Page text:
Top NIH official Dr Anthony Fauci says he CANNOT promise to get at least one million test kits in next two weeks as CDC comes under fire for lack of testing and delays in approving kits

Friday, March 6, 2020
By Paul Martin

Dr Anthony Fauci, a top official at the National Institutes of Health, says he’s not happy about the shortage of coronavirus testing kits
Delays began after the CDC sent out a first batch of faulty kits and had narrow criteria regarding who can be tested
Fauci agreed with Vice President Mike Pence that there is a shortfall in test kits but said he can’t promise that have one million will be available soon
Meanwhile, several people say they’ve returned from coronavirus hotpots, such as Italy and China, without being screened
Fauci said this is unacceptable and everyone should go through temperature checks and questioning
In the US, there are approximately 240 cases and 14 deaths, all but one in Washington state

6 March 2020

A top official at the National Institutes of Health (NIH) said he can’t make any promises about when enough test kits will be made available.

Dr Anthony Fauci, director of the NIH’s National Institute of Allergy and Infectious Diseases, said the goal in the next few weeks to have more than a million tests ready.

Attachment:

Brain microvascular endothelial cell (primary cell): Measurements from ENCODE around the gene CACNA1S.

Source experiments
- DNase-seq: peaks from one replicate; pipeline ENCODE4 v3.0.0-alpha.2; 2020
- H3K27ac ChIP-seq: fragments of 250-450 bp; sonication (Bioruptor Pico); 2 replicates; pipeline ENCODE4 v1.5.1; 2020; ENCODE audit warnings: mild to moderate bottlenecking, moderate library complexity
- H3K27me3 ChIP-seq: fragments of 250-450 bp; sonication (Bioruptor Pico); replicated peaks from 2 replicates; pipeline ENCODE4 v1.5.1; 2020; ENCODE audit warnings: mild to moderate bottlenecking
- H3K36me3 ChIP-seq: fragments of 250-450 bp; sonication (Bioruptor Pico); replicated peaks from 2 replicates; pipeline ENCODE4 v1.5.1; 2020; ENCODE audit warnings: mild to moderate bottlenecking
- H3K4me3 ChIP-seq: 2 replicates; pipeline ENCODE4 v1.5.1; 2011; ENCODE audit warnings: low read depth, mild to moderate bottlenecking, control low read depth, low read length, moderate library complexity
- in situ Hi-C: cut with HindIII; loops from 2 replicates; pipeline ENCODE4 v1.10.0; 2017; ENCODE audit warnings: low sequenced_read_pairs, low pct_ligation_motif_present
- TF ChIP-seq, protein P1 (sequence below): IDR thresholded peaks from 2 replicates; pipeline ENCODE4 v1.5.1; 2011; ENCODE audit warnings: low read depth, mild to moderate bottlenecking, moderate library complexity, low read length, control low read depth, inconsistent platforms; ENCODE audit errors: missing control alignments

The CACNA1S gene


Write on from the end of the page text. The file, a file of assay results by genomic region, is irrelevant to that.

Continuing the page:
It comes just a day after Vice President Mike Pence admitted that there is a shortage of test kits, which currently cannot meet demand.

‘I can’t guarantee that, that’s an issue that would have to go through the FDA and the companies to see if that’s available,’ Dr Fauci told TODAY.

‘So I cannot promise it but that’s what the goal is – within the next couple of weeks – to get the million plus [out].’

A North Carolina company claims it’s created a 15-minuted test for the virus, but the CDC and FDA have not approved it
A California nurse who tested positive for coronavirus after treating a patient claims the CDC refused to test her
Tests have been dropped off at the Grand Princess cruise ship off the coast of California where multiple cases have been confirmed

It is believed one of the chemicals used in the test did not work properly, resulting in the test needing to be remanufactured.

Another issue was that the CDC initially set narrow criteria on who could be tested.

At first, only those with a travel history to China – where the outbreak emerged – or those who had been exposed to a confirmed coronavirus patient were tested.

That changed after the first patient of ‘unknown diagnosis’ was confirmed in California, believed to be of so-called community spread.

The Rest…HERE

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